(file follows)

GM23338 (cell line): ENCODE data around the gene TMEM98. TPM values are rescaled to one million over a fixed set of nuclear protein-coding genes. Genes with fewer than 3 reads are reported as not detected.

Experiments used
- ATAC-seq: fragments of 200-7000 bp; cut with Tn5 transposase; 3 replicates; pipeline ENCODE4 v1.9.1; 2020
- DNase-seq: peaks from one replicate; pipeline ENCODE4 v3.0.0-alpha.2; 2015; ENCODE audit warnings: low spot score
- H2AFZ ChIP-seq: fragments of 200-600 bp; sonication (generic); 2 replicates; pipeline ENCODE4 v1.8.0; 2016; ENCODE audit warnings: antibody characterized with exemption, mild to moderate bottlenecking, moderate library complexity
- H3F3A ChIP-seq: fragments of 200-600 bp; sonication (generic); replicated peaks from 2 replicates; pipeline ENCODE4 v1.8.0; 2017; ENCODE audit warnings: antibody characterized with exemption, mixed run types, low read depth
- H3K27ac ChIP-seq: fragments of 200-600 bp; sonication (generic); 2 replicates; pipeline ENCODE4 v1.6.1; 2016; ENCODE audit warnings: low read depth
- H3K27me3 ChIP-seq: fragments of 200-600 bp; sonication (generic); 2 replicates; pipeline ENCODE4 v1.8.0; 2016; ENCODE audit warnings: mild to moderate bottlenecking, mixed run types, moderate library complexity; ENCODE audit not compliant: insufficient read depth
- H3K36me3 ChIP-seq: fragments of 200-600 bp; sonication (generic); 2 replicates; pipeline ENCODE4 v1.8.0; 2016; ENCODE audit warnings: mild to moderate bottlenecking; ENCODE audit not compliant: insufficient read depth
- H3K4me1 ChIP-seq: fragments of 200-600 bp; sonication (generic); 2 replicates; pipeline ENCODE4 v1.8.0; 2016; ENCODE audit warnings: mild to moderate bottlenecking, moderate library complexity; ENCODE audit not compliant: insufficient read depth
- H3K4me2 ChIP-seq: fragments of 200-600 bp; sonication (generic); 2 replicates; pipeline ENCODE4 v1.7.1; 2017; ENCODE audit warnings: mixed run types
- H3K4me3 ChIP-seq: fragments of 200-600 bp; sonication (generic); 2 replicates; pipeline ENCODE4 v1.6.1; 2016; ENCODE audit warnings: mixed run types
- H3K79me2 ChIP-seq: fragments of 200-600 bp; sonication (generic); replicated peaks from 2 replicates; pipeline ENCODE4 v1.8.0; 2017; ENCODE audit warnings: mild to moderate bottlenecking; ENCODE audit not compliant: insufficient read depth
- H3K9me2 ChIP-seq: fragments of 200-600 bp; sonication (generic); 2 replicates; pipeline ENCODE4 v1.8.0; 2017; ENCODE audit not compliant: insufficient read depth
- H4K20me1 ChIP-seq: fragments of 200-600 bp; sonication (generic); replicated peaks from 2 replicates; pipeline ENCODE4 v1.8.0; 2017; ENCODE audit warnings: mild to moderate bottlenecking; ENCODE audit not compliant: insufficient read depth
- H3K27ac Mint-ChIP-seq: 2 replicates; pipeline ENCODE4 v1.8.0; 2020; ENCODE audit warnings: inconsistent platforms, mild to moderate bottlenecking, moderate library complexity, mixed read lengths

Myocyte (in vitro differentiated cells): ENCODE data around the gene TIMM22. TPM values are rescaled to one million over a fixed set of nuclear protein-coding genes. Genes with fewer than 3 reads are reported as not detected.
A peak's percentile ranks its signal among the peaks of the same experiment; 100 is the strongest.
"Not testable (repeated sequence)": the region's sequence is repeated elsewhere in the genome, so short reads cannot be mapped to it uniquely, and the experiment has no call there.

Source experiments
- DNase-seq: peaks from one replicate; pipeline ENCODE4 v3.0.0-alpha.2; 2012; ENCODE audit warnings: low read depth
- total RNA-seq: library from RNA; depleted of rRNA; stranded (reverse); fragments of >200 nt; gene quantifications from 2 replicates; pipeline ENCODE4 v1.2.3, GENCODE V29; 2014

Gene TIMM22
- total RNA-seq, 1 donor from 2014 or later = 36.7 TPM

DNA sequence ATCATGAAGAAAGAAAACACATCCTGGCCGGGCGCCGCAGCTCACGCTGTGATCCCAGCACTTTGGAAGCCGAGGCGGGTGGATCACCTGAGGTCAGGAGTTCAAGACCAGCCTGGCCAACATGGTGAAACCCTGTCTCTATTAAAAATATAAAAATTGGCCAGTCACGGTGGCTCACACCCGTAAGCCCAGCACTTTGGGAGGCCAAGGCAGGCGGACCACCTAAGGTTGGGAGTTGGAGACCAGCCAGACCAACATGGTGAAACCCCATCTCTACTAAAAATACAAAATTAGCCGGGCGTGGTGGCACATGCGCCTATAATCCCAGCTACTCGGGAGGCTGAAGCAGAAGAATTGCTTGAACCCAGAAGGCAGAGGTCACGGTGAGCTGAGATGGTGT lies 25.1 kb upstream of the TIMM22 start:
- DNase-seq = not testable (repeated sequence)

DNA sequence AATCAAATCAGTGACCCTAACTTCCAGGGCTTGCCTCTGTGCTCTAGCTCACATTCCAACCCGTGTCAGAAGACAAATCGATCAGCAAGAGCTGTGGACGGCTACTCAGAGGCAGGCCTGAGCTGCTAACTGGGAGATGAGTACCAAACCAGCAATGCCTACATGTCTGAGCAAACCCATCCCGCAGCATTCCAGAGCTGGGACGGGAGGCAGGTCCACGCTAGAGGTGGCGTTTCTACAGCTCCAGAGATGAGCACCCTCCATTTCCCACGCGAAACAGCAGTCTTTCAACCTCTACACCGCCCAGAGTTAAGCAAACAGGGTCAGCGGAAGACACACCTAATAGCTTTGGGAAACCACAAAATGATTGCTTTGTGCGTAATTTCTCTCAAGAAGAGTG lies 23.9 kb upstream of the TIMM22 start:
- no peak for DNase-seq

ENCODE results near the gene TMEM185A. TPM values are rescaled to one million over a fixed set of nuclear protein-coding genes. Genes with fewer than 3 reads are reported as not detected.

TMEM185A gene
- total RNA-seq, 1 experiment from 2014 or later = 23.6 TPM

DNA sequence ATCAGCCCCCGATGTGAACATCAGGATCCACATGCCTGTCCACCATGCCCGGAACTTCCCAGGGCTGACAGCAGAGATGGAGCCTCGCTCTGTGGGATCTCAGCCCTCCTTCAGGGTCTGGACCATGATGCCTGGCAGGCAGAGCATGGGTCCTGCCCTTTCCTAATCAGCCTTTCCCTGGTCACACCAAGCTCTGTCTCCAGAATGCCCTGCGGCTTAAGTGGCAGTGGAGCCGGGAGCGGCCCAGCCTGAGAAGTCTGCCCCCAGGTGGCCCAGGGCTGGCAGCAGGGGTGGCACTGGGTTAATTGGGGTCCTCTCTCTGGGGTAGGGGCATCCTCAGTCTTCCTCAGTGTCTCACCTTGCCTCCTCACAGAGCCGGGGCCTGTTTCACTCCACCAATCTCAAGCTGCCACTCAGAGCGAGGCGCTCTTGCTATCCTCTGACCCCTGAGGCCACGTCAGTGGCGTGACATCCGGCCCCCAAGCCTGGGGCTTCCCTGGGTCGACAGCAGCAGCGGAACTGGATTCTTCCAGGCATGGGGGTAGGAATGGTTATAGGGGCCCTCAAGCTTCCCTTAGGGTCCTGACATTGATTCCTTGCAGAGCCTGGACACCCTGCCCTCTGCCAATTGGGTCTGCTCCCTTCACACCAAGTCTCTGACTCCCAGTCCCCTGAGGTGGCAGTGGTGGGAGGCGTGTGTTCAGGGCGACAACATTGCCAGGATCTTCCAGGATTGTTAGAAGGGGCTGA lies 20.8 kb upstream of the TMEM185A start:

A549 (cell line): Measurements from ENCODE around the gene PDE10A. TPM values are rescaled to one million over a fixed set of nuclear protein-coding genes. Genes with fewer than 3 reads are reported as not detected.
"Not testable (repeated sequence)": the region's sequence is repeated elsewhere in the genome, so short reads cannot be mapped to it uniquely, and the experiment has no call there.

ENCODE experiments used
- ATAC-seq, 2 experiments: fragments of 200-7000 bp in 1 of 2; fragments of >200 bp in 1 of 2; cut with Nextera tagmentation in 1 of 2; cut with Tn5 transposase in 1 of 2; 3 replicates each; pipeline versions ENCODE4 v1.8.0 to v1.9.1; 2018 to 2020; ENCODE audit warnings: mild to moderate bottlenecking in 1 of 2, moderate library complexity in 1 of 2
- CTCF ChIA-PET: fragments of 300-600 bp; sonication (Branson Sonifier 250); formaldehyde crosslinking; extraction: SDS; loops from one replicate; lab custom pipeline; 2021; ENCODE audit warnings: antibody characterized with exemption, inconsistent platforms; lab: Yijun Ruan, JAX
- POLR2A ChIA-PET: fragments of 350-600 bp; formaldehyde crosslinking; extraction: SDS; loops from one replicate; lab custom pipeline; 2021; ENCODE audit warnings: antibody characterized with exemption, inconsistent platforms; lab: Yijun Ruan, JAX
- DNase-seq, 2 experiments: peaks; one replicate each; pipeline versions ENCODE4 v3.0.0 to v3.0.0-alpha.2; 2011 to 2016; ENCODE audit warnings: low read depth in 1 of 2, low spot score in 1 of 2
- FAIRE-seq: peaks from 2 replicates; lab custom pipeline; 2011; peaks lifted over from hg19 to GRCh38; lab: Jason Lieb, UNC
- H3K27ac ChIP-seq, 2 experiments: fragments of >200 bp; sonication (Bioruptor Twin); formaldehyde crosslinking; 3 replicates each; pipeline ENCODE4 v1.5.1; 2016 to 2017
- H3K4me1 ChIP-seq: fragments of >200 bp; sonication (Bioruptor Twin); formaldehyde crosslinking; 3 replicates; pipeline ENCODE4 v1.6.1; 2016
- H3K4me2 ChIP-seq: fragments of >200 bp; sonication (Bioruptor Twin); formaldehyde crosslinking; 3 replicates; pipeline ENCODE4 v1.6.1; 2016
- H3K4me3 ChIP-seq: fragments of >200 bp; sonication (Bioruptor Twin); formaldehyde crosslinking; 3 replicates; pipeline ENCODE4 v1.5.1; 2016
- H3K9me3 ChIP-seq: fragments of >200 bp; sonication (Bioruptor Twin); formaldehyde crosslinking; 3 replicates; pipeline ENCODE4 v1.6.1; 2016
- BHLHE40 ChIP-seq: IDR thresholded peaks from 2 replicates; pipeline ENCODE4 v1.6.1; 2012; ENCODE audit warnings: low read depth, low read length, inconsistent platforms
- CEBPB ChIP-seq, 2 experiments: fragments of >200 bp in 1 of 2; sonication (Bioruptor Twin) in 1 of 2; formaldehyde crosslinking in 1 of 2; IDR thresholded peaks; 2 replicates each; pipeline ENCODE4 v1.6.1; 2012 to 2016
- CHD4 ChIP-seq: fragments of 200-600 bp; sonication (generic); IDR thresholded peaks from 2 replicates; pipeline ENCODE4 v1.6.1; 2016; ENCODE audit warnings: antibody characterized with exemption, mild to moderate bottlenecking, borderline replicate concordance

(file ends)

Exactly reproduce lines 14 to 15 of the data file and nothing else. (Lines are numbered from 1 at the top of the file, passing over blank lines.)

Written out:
- H3K9me2 ChIP-seq: fragments of 200-600 bp; sonication (generic); 2 replicates; pipeline ENCODE4 v1.8.0; 2017; ENCODE audit not compliant: insufficient read depth
- H4K20me1 ChIP-seq: fragments of 200-600 bp; sonication (generic); replicated peaks from 2 replicates; pipeline ENCODE4 v1.8.0; 2017; ENCODE audit warnings: mild to moderate bottlenecking; ENCODE audit not compliant: insufficient read depth